'Abdu'l-Bahá's travels


Not long after the first World’s Parliament of Religions introduced Americans to the Bahá’í Faith at the 1893 World’s Columbian Exposition in Chicago, the Faith took hold and gradually gained momentum in the United States.

Interest was particularly strong in the Chicago area, where Corinne True, one of the first American Bahá’ís, rallied the support of the more than 1,000 Bahá’ís throughout the country at the time to have the first Bahá’í House of Worship in North America built in the Midwest.

Ms. True came to the Faith after losing two children to illness. Struggling to maintain her faith in God, she explored various religions. When she discovered the Bahá’í Faith in 1899, she embraced it almost immediately.

Abdu’l-Bahá established a regular correspondence with Ms. True. In 1907 she visited Him in Akka, Palestine, to deliver a scroll containing the signatures of more than 1,000 American Bahá’ís who pledged to support the construction of a Bahá’í House of Worship in the United States, specifically in the Chicago area.

During one of their talks, ‘Abdu’l-Bahá told Ms. True He would like the temple to be built away from the business district and near the lakeshore. He showed her His plan for a building with nine sides surrounded by gardens, walkways and fountains.

Ms. True told Him she had explored areas just north and south of Chicago. She was particularly excited about several locations in Evanston and Wilmette, just north of Chicago. She felt one site, on a bluff in Wilmette overlooking Lake Michigan, was the “chosen place.”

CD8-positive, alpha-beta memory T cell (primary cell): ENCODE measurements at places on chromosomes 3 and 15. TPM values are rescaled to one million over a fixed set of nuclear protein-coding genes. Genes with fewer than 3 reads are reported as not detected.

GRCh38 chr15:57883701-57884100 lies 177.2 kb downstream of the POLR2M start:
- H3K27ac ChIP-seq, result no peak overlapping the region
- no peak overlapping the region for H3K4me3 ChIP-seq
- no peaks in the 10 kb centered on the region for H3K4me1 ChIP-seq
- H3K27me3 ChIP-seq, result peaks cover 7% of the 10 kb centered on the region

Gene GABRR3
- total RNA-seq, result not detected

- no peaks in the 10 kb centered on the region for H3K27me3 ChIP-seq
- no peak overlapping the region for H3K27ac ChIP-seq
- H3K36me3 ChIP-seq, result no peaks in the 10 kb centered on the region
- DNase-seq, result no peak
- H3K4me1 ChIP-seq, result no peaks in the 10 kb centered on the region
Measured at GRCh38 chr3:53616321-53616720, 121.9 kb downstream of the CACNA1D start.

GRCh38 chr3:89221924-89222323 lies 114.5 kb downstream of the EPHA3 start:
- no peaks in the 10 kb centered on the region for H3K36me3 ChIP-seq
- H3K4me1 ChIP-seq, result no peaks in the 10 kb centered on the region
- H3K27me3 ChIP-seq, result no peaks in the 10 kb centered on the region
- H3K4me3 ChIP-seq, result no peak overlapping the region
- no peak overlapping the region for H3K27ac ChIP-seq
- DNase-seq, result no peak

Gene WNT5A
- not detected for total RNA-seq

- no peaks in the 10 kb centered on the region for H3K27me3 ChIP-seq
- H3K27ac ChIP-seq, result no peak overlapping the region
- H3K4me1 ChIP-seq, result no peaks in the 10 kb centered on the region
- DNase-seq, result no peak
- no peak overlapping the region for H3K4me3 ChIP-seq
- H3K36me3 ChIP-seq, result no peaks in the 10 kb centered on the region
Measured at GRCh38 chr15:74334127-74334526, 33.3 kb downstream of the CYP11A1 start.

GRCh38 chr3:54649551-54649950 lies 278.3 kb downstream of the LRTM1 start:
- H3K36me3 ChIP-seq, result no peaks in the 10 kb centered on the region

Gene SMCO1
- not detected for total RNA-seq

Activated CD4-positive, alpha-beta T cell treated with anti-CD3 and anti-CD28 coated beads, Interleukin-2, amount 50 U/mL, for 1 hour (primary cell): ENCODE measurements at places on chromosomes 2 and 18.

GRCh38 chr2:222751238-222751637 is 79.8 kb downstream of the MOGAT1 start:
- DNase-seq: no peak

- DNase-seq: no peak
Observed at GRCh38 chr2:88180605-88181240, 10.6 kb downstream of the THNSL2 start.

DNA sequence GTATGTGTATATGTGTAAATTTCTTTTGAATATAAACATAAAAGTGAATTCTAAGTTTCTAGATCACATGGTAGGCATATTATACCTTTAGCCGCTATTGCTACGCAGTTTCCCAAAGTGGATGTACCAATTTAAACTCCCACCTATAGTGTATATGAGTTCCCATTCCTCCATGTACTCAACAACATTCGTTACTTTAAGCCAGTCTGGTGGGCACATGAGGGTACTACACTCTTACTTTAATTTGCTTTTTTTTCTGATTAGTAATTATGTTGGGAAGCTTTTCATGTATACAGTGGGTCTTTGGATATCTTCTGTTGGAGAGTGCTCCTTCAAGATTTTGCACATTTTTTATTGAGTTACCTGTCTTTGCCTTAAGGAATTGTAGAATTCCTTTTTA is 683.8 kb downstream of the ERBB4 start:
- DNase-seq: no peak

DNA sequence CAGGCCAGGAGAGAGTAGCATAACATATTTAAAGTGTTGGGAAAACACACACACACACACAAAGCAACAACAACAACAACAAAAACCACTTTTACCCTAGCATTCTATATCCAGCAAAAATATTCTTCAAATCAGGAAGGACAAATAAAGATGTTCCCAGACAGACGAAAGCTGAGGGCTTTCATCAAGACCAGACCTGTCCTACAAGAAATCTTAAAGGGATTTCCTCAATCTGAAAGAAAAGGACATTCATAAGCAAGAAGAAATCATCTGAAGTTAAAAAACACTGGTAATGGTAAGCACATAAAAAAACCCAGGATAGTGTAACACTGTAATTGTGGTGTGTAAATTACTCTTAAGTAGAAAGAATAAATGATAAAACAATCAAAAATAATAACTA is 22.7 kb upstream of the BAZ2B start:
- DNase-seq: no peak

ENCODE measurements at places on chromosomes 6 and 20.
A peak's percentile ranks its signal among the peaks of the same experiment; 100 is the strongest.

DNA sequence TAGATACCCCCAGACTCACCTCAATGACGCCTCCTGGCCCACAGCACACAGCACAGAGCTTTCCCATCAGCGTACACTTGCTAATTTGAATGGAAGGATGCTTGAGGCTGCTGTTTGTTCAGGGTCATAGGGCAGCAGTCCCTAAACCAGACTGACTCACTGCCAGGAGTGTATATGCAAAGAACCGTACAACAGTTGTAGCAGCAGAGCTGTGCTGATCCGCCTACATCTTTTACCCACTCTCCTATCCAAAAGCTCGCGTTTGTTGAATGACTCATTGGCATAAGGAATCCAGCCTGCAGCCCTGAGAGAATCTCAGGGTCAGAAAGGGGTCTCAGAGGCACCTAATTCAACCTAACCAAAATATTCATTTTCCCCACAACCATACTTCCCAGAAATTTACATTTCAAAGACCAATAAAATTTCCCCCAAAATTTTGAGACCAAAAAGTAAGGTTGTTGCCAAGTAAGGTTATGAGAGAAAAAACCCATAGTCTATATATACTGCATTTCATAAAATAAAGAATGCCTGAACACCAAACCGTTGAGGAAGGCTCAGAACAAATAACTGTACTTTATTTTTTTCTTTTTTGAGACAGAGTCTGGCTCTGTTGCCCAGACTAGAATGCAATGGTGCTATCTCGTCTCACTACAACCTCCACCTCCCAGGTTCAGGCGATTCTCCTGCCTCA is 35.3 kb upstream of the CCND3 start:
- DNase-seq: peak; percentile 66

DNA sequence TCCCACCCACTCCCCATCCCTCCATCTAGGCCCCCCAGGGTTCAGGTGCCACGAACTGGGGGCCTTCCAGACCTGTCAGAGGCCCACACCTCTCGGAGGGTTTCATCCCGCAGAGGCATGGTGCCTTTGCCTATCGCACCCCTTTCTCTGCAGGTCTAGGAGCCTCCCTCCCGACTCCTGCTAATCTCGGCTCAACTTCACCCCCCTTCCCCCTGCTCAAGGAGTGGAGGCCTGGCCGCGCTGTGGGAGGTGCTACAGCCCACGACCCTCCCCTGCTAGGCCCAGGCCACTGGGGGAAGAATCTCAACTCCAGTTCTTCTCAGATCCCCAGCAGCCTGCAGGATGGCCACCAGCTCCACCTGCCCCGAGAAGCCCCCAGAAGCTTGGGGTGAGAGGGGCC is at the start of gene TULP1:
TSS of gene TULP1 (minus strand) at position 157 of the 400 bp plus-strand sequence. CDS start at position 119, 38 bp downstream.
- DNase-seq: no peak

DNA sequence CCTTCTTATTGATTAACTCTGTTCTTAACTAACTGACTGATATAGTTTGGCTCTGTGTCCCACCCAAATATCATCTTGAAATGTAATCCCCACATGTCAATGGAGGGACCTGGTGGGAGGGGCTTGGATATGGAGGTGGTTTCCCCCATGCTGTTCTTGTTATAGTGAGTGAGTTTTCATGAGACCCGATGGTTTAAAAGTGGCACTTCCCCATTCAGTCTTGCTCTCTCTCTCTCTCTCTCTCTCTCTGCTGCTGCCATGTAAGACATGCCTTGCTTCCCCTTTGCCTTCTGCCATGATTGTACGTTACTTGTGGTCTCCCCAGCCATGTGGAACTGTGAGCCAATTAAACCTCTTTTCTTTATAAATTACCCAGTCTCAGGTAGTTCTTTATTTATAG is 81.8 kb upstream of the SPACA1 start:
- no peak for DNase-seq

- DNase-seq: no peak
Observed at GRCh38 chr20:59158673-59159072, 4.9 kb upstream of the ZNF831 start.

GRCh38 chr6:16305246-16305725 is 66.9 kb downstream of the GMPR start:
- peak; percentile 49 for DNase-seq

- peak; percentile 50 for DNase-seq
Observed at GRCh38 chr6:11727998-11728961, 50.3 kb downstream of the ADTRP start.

The delegates at a Bahá’í convention held in 1907 thought so too. The Bahá’ís purchased the land and started gathering at the site, even before ground was broken, for prayer meetings.

When ‘Abdu’l-Bahá visited the United States in 1912 He laid the cornerstone for the temple at the Wilmette site. He said His father, Bahá’u’lláh, Founder of the Bahá’í Faith, “…commanded that a place of worship be built for all the religionists of the world; that all religions, races and sects may come together within its universal shelter; that the proclamation of the oneness of mankind shall go forth from its open courts of holiness…”

And in 1953, the House of Worship for the North American Continent opened its doors and continues to be a place where “all religions, races and sects may come together within its universal shelter.”